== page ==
My talk on "Forgotten milestones in the history of optics"

Mar 18 2010 Published by under History of science, Optics

I just got finished giving a talk to the graduate students of my department on "Forgotten milestones in the history of optics".  The talk seemed to be very well-received, and I've already had faculty suggesting that I should give it again in the engineering department.

The talk was scheduled at 1 hour, and I prepared 45 slides.  My only miscalculation was that I didn't take into account how long-winded I get when I'm talking about a subject I'm really passionate about -- I ended up speaking for 1h10m!

Here is the presentation:  2010_historyofoptics

Three of the four topics are essentially adapted from history of science posts I've put on this blog before, though the first one -- on Ibn al-Haytham -- is new.

If any departments are interested, I could be coaxed into coming to give a presentation... 🙂

12 responses so far

  • Aydin says:

    Thanks for providing your slides. I am enjoying reading them.

  • Melf_Himself says:

    Very interesting presentation.

    I recall you linking previously to some work ( showing that full coherence is obtained at particular positions of a Young interference screen even if the light illuminating each pinhole comes from two different sources.

    How does this reconcile with Dirac's statement that "a photon only interferes with itself, not with other photons" statement?

    • That's a very good question, and I don't have an immediate answer -- let me think about it for a while and hopefully get back to you. (I thought I'd comment to let you know I'm thinking about it, and not ignoring you.) 🙂

    • Melf_Himself says:

      No problems, thanks 🙂 I'm not sure if there's a definite answer, so I won't blame you if you wax philosophical on that one...

  • agm says:

    Thanks for the slides. Took me a bit to visualize the rationale and the geometry in Barkla's setup. Then I realized the polarization works the same as Sh and Sv seismic. Much easier to see when you can tie it to something you've been dealing with for work...

    BTW, when's the book out?

    • There's a bit more explanation about the experiment and polarization in my original post, here; since I was speaking to a (presumably) optics-heavy audience, I left that out of the talk. (But I still ran over the allotted time.)

      I'm not entirely sure when the book comes out; the publisher received the draft this week, and presumably they'll take a month or so to go through it and send me proofs to go through, etc. I'm guessing that it may be out in early fall, though that's still just a guess -- I have to ask my editor what she thinks, once she's back from vacation!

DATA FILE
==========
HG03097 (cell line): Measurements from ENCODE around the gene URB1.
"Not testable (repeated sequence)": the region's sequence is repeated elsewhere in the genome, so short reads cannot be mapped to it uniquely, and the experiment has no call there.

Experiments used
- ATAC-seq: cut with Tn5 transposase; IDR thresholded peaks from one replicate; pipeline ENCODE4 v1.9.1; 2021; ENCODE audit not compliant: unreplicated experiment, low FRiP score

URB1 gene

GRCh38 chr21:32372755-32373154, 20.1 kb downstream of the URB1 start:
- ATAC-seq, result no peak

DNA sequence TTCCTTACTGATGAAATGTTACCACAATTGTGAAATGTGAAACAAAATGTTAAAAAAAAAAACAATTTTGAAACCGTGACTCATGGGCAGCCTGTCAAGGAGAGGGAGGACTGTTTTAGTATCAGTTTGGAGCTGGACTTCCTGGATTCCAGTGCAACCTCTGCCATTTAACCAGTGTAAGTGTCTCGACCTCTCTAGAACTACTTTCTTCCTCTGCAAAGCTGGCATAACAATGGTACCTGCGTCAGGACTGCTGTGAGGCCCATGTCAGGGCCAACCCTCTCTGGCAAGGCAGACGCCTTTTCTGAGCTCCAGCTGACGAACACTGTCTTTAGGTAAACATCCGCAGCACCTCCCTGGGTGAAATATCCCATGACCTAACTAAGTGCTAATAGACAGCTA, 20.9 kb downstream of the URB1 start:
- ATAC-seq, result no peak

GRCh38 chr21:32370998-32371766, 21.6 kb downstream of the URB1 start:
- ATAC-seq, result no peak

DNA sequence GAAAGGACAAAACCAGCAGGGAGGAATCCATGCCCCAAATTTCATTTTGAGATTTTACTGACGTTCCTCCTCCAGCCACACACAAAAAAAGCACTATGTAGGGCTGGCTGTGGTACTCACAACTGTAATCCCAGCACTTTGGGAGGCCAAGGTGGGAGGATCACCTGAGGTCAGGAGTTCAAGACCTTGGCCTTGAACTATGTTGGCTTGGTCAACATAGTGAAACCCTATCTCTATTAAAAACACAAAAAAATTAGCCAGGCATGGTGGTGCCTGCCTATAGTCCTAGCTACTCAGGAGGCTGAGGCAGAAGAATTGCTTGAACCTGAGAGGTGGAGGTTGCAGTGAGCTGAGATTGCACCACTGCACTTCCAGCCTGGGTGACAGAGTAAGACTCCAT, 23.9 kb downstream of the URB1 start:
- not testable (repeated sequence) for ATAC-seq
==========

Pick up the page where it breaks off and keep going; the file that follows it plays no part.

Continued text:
• agm says:

        Yes, I recall that post.

        I've been thinking about this. No conclusions yet, but it's lovely to realize that the momentum transferred into an oscillator via the field and then recoupled out is a general principle, no matter how simple or complex the math.

  • IronMonkey says:

    The statement "How can we make light behave how we want it to?" to describe the modern era of research in optics is pretty bold but quite accurate I believe. Thanks to our predecessors and technological progress, our "control" over light is better than ever.

    Moreover, while the visible, near-infrared, microwave and radio-frequency parts of the spectrum have been studied/used extensively during the last centuries, another hot topic these days it seems is the (re)discovery of other useful spectral bands: terahertz, deep-UV, middle-infrared, etc. Again helped by technological advances in optical sources, devices and detectors.

    The slides on Indian and Arabic influence before the Western renaissance and later, were very interesting (and enlightening ;-))

    • The statement “How can we make light behave how we want it to?” to describe the modern era of research in optics is pretty bold but quite accurate I believe.

      I guess it is a little bold, isn't it? I think the statement is accurate as it stands, but the question is whether the science will live up to the hype building around it. As it stands, we're still not terribly good at making 3-D metamaterials, or photonic crystals, for that matter, and most of the proposed applications depend on being able to reliably tailor 3-D structures. It may turn out that the metamaterial revolution ends up like phase conjugation before it: useful, but not nearly as transformative as originally thought.

      The slides on Indian and Arabic influence before the Western renaissance and later, were very interesting

      Thanks! The pre-Renaissance era is something I'm going to be looking into in much more detail, as I know relatively little about it. Embarrassingly, most of the questions during my talk were about that period!

  • Joe Howard says:

    Nice presentation... a little "light" on the geometrical optics side, but hey, I'm biased! Let me know if you're ever in the DC area, and we'll get you on the local OSA section docket, or even a lunch presentation here at Goddard if you're up to it.

    • Joe: Thanks! No plans to be in the DC area in the near future, but I'll let you know if things change!

      I do need to study more the era between Newton and Young; I'm sure there's lots of interesting research in that era, but haven't come across too much of it.